Health plans: Pain in butt or pain in wallet? Your call!

The 2018 federal health premiums are out and overall premiums are going up an average of 6 percent.

Folks who hate the thought of shopping for health insurance are going to be miserable — and maybe lose some money — during the open enrollment season that runs from Nov. 13 through Dec. 11.

Thousands of people who fled from family plans to self-plus one plans to save money are in for a big surprise! Premiums for individual non-postal workers and all retirees are going up an “average” of 6.1 percent.

That will be a challenge for feds who are looking at a January pay hike of between 1.4 and 1.9 percent. While the retiree cost-of-living adjustment won’t be announced until mid-month, odds are it won’t be enough to offset higher premiums in some of the health plans favored by retirees.

Nobody has to shop around, much less actually change health plans that will cover them and their family in 2018. But some, maybe lots, of folks who stick with the same-old-same-old health plan they’ve been with for years could see their take-home pay actually drop next year despite the pay raise and retiree COLA.

Also in for a bit of sticker shock are people — most of them federal and postal retirees — who flocked to the new self-plus one option (S+1) when it was first offered. They figured that premiums for two people should and would be lower than premiums for a family plan, which could cover a much larger group.

What they didn’t figure on was that over time the premiums for both S+1 and family plans would be roughly the same. Or that the plan covering only two people would wind up costing more because of the people — mostly elderly couples with higher health costs — who migrated to them.

Next year, for example, people enrolled in Blue Cross-Blue Shield’s popular self-only coverage will pay $7.17 more biweekly, compared to what they are paying now. Those with S+1 will pay $17.04 more per pay period in 2018 than they do this year. Those with the family plan will pay $17.72 more biweekly in 2018.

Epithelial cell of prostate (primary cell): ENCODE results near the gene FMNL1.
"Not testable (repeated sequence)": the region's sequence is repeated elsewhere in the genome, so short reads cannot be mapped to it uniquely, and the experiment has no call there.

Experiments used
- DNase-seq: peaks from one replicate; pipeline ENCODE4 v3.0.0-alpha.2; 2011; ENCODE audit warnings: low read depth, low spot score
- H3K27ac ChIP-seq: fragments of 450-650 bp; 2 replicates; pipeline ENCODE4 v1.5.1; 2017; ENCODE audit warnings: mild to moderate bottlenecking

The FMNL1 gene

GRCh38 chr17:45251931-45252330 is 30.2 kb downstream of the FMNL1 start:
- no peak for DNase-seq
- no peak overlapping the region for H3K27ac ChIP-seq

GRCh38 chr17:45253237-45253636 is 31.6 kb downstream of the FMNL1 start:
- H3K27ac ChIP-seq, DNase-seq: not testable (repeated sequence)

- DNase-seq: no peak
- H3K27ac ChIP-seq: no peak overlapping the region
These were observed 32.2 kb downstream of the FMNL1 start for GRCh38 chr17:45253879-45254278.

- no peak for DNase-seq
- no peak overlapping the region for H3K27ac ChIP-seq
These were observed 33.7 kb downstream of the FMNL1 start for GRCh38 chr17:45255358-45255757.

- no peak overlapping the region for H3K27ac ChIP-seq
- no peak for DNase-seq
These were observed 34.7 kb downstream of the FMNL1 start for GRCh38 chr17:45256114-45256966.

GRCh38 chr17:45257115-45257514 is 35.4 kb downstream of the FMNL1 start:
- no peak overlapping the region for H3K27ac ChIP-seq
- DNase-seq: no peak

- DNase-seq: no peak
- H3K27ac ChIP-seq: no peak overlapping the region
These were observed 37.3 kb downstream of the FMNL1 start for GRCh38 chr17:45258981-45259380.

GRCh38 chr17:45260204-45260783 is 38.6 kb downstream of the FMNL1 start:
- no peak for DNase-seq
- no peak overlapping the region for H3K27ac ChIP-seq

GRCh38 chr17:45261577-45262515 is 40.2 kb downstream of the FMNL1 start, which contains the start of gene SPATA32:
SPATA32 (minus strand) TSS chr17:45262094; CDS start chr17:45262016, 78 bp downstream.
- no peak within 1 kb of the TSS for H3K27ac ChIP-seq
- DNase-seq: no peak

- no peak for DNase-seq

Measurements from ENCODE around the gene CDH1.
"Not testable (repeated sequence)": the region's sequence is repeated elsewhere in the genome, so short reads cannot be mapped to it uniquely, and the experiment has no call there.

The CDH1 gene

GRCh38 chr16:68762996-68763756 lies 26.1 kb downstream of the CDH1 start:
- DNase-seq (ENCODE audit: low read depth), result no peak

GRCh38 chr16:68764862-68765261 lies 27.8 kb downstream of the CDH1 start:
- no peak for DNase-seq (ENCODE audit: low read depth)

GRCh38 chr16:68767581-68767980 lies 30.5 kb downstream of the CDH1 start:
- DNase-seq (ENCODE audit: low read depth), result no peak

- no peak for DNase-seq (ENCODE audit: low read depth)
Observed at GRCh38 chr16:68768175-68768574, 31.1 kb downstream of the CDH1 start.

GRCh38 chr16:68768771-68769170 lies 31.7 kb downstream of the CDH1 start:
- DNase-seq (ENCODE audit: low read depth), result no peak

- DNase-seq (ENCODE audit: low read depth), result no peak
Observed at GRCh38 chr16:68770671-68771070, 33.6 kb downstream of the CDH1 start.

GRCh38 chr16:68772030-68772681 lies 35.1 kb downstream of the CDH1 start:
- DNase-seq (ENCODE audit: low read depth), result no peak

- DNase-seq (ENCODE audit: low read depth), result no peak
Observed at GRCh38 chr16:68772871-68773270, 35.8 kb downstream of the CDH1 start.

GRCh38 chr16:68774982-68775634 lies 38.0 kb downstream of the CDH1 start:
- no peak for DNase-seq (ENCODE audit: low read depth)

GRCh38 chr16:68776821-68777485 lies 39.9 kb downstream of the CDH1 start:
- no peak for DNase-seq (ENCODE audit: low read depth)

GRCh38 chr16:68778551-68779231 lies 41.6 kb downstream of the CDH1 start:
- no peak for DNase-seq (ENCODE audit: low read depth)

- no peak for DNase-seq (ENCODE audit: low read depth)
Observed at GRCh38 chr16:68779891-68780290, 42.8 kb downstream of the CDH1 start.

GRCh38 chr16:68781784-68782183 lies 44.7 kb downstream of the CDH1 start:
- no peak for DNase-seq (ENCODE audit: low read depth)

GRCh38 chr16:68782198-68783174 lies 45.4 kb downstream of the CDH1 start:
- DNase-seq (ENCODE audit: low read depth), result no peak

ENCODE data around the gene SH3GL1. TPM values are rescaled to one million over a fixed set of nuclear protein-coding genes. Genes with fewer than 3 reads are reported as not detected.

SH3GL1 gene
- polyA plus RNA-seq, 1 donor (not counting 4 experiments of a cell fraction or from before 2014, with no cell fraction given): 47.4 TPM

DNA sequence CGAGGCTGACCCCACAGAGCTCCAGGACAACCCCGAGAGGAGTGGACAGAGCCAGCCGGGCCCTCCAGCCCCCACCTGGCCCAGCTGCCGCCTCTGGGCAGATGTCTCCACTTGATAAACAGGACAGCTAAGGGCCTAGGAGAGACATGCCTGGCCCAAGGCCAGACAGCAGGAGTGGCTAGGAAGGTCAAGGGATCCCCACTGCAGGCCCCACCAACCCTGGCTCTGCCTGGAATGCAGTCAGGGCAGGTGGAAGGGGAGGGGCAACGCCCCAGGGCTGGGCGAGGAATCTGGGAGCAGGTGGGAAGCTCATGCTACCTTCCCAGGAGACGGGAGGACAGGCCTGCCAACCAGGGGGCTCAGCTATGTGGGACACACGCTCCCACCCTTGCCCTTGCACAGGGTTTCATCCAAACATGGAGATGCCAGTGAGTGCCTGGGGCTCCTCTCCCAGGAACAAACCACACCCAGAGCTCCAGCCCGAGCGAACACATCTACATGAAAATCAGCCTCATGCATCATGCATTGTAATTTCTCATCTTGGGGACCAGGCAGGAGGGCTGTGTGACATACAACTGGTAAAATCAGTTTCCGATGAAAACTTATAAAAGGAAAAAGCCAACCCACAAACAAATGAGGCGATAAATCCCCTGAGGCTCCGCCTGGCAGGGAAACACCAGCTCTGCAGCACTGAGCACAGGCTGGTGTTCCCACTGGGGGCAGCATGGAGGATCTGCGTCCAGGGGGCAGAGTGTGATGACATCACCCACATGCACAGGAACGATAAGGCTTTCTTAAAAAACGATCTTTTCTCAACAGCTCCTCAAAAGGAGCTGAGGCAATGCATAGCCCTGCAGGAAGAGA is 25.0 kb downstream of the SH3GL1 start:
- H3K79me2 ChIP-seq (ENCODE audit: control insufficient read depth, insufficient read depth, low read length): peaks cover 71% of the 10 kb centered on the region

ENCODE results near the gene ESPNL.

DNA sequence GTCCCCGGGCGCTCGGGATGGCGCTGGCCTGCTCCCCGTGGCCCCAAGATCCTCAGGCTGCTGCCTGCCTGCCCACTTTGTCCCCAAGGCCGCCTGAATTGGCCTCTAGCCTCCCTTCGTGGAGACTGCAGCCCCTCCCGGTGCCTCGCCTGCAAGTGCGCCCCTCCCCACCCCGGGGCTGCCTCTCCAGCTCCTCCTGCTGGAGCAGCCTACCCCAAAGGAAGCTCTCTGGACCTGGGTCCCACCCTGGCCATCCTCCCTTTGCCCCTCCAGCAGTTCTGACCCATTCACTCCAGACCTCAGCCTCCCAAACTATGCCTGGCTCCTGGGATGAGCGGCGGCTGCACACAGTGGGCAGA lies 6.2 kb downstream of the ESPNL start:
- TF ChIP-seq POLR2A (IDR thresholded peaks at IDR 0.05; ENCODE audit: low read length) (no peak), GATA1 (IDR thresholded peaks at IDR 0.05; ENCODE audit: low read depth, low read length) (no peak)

The good news for non-postal workers and retirees is that even though most premiums are going up, the government will continue to pay most of the total premium (an average of around 72 percent). The U.S. Postal Service (thanks to its union contracts) will pay an even greater share of the total premium.

The November through December open season is also the time when people can enroll in or make changes to their dental and vision insurance plans and flexible spending accounts. During the open season, we’ll have a series of columns and radio shows on who, how and why people should shop around.

Walton Francis who literally wrote the book on how-to-shop (Consumer Checkbook’s Guide to Health Plans for Federal Employees) will co-host many of the shows. A growing number of federal agencies are also offering Checkbook online, at-the-office for their employees.

Bottom line: Shopping can be a pain. Not shopping can be a big financial mistake.

Nearly Useless Factoid

By Michael O’Connell

Cobra Starship won the 2006 Stinker Award for the worst song or song performance in a film or end credits with its song “Snakes on a Plane (Bring It)” from the 2006 movie, Snakes on a Plane.

Source: IMDB

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